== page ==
The development of Galois theory

Introduction

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(Galois' predecessors)

Modern algebra may be described as the study of the structure of sets with certain properties and their interaction with one another via specific operations. However, merely 200 years ago, algebraists were primarily, if not exclusively, concerned with solving equations. The evolution of algebra from what is sometimes called "school algebra" today to the study of abstract structures largely coincides with the development of Galois Theory in the 19th and early 20th century. The concept of a group is generally credited to the French mathematician Évariste Galois, and while the idea of a field was developed by German mathematicians such as Kronecker and Dedekind, Galois Theory is what connects these two central concepts in algebra, the group and the field.

In 1971, B. Kiernan published an article [3] on The Development of Galois Theory from Lagrange to Artin. While this article is a very well researched and comprehensive study, it runs over 114 pages and so a summary of it would be useful to have as a first point of reference. This project attempts to give such a summary and will thus contain very few original points, but instead try to summarise Kiernan's main points.

To put Galois' work into perspective, consider the historical background of the mathematical community to which Galois presented his ideas. During his lifetime, algebraists were interested in the solvability of equations of degree higher than four. The formula for the solution of the quadratic equation had essentially been known to the Babylonians and the general equations of degree three and four were solved during the Renaissance in Italy. Yet no one managed to find a general solution of the quintic and in the early 1800s, Ruffini and Abel proved that this was impossible. However, this general result has no consequences for the algebraic solvability of any specific equation of degree five, and algebraists were seeking criteria which would determine whether a given quintic was solvable by radicals.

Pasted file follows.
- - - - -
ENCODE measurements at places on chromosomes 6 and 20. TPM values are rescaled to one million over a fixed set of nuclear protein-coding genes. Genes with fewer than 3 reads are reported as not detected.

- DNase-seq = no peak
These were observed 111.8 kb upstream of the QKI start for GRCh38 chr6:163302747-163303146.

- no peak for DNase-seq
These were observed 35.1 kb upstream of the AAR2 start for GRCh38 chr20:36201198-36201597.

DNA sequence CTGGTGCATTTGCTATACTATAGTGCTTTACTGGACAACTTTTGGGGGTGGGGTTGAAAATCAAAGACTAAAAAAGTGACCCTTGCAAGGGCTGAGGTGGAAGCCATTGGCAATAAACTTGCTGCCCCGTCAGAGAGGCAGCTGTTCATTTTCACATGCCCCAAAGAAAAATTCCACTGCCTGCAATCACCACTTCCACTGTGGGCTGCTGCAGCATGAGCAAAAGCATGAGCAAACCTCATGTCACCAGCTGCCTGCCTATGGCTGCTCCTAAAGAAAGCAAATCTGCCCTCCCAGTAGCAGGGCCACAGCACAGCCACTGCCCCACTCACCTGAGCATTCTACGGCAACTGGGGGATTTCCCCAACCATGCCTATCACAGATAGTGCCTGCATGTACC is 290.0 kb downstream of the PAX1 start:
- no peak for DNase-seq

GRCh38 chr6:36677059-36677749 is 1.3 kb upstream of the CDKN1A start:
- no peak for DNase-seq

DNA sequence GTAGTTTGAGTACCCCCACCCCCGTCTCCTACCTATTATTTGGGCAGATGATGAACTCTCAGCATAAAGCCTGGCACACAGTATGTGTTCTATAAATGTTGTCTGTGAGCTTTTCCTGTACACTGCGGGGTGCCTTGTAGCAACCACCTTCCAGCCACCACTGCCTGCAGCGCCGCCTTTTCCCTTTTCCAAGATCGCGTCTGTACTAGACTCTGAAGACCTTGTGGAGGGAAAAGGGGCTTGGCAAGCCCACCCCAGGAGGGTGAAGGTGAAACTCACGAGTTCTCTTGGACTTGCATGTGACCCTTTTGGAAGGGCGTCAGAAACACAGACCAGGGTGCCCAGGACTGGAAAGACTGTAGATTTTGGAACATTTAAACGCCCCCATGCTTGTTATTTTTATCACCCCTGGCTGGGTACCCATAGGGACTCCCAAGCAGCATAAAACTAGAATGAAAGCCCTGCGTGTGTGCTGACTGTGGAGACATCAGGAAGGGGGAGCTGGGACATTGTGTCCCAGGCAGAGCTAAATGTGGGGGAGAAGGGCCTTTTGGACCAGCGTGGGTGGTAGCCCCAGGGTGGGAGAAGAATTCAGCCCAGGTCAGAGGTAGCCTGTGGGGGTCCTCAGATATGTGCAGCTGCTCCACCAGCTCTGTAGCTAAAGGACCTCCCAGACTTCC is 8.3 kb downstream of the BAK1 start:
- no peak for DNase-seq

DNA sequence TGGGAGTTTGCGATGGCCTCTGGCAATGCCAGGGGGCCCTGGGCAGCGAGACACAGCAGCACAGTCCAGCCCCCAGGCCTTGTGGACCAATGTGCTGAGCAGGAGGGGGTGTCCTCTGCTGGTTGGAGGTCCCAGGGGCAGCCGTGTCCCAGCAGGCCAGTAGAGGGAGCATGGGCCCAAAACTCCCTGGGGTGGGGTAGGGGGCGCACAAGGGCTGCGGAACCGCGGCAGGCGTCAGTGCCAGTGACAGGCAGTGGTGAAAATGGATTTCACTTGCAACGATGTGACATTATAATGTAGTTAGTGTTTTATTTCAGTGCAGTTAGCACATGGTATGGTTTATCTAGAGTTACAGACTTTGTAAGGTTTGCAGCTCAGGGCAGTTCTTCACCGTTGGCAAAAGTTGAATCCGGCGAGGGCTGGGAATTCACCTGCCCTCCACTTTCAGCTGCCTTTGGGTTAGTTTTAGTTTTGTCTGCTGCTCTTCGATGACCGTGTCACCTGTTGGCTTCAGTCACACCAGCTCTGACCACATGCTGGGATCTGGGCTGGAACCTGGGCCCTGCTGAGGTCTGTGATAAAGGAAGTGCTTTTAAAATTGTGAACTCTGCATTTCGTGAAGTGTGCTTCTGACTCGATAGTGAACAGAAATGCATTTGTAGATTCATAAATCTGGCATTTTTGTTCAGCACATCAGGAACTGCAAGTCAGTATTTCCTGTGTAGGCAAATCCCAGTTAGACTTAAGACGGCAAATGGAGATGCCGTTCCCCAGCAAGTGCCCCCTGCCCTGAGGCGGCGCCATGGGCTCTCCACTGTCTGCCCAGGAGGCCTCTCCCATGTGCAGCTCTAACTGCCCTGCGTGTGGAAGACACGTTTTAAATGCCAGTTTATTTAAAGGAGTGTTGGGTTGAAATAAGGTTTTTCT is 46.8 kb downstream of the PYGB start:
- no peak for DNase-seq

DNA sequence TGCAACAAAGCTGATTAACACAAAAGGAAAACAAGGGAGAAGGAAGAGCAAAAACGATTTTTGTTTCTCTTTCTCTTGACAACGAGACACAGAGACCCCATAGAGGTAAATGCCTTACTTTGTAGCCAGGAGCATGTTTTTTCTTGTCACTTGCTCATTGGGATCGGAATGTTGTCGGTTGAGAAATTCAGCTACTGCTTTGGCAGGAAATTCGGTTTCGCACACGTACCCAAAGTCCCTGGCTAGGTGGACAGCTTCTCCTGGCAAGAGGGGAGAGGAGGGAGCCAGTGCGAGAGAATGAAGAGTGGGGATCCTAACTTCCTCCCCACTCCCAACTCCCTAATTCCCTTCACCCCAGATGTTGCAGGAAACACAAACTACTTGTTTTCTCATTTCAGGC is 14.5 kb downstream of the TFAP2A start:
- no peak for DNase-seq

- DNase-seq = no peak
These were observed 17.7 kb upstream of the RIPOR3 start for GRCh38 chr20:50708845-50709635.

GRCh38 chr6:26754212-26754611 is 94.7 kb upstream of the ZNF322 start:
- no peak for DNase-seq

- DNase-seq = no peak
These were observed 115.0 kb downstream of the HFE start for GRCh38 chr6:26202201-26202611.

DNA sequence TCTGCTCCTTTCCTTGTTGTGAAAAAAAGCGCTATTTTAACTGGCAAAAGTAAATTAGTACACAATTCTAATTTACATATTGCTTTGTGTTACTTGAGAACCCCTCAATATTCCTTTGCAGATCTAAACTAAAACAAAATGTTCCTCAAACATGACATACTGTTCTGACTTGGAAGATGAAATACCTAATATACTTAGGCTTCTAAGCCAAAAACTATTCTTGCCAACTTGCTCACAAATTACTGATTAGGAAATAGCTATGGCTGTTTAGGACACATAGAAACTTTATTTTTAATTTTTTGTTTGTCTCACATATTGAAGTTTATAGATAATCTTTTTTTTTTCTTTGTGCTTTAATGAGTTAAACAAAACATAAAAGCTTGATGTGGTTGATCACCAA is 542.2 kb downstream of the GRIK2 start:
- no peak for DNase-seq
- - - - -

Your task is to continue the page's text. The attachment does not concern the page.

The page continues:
It was in this context that Galois published his work. Today, we see Galois Theory as the study of the structure of fields and their automorphism groups and although Galois used different terminology, this was essentially how he conceived his theory. As one possible application, he described how his theory could be used to determine necessary and sufficient conditions for the solvability of an equation by radicals. Although Galois pointed out that he was presenting "the general principles and just one application" [2] of his theory, it is not surprising, given the historical context, that the mathematicians of his time concentrated on this application and largely ignored the general theory. They were trying to extract from Galois' work a procedure for finding the solutions of any given special equation, although Galois himself had never intended for his theory to yield such a procedure. It was only much later in the 19th century that mathematicians became interested in Galois Theory for its own sake, beyond its application to the solvability of equations. This development of Galois Theory will now be looked at in some greater detail.

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(Galois' predecessors)